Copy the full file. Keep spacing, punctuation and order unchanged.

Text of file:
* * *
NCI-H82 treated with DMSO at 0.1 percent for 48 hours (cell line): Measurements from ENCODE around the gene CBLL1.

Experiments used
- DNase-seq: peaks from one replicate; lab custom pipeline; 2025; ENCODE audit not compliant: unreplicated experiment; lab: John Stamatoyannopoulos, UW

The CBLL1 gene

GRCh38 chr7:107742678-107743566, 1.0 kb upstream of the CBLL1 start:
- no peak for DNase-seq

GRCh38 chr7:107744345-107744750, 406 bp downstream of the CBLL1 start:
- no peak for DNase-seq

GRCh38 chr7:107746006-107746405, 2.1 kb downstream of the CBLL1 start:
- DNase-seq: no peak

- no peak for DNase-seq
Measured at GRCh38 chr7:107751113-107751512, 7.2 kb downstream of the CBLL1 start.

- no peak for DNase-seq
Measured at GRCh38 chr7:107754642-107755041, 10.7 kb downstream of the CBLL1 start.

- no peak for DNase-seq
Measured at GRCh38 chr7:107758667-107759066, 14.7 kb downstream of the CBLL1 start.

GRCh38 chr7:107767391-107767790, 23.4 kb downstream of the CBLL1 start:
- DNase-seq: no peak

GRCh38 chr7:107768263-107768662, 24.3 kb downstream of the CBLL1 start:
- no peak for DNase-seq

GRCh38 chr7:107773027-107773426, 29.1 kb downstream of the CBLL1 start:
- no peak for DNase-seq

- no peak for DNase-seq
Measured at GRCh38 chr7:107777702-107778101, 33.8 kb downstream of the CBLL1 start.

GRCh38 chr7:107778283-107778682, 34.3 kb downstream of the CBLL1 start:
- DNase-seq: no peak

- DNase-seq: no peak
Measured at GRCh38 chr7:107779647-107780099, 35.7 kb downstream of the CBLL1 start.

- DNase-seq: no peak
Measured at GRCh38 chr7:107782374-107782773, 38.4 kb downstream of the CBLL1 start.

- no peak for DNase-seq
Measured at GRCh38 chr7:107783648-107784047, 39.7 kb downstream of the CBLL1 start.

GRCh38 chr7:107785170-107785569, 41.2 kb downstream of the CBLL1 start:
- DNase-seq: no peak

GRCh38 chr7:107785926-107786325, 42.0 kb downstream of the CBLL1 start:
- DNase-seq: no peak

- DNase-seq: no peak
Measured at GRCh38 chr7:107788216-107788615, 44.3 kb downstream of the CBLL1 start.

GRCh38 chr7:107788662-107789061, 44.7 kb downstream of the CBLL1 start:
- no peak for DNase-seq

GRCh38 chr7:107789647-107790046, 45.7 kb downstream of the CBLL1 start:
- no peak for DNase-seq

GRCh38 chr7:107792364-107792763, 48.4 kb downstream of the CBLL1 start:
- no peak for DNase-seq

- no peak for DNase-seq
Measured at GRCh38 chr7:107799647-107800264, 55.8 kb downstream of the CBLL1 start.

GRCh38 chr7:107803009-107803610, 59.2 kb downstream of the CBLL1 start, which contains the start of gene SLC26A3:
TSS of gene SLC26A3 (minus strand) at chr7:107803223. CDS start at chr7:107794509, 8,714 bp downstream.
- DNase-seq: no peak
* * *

NCI-H82 treated with DMSO at 0.1 percent for 48 hours (cell line): Measurements from ENCODE around the gene CBLL1.

Experiments used
- DNase-seq: peaks from one replicate; lab custom pipeline; 2025; ENCODE audit not compliant: unreplicated experiment; lab: John Stamatoyannopoulos, UW

The CBLL1 gene

GRCh38 chr7:107742678-107743566, 1.0 kb upstream of the CBLL1 start:
- no peak for DNase-seq

GRCh38 chr7:107744345-107744750, 406 bp downstream of the CBLL1 start:
- no peak for DNase-seq

GRCh38 chr7:107746006-107746405, 2.1 kb downstream of the CBLL1 start:
- DNase-seq: no peak

- no peak for DNase-seq
Measured at GRCh38 chr7:107751113-107751512, 7.2 kb downstream of the CBLL1 start.

- no peak for DNase-seq
Measured at GRCh38 chr7:107754642-107755041, 10.7 kb downstream of the CBLL1 start.

- no peak for DNase-seq
Measured at GRCh38 chr7:107758667-107759066, 14.7 kb downstream of the CBLL1 start.

GRCh38 chr7:107767391-107767790, 23.4 kb downstream of the CBLL1 start:
- DNase-seq: no peak

GRCh38 chr7:107768263-107768662, 24.3 kb downstream of the CBLL1 start:
- no peak for DNase-seq

GRCh38 chr7:107773027-107773426, 29.1 kb downstream of the CBLL1 start:
- no peak for DNase-seq

- no peak for DNase-seq
Measured at GRCh38 chr7:107777702-107778101, 33.8 kb downstream of the CBLL1 start.

GRCh38 chr7:107778283-107778682, 34.3 kb downstream of the CBLL1 start:
- DNase-seq: no peak

- DNase-seq: no peak
Measured at GRCh38 chr7:107779647-107780099, 35.7 kb downstream of the CBLL1 start.

- DNase-seq: no peak
Measured at GRCh38 chr7:107782374-107782773, 38.4 kb downstream of the CBLL1 start.

- no peak for DNase-seq
Measured at GRCh38 chr7:107783648-107784047, 39.7 kb downstream of the CBLL1 start.

GRCh38 chr7:107785170-107785569, 41.2 kb downstream of the CBLL1 start:
- DNase-seq: no peak

GRCh38 chr7:107785926-107786325, 42.0 kb downstream of the CBLL1 start:
- DNase-seq: no peak

- DNase-seq: no peak
Measured at GRCh38 chr7:107788216-107788615, 44.3 kb downstream of the CBLL1 start.

GRCh38 chr7:107788662-107789061, 44.7 kb downstream of the CBLL1 start:
- no peak for DNase-seq

GRCh38 chr7:107789647-107790046, 45.7 kb downstream of the CBLL1 start:
- no peak for DNase-seq

GRCh38 chr7:107792364-107792763, 48.4 kb downstream of the CBLL1 start:
- no peak for DNase-seq

- no peak for DNase-seq
Measured at GRCh38 chr7:107799647-107800264, 55.8 kb downstream of the CBLL1 start.

GRCh38 chr7:107803009-107803610, 59.2 kb downstream of the CBLL1 start, which contains the start of gene SLC26A3:
TSS of gene SLC26A3 (minus strand) at chr7:107803223. CDS start at chr7:107794509, 8,714 bp downstream.
- DNase-seq: no peak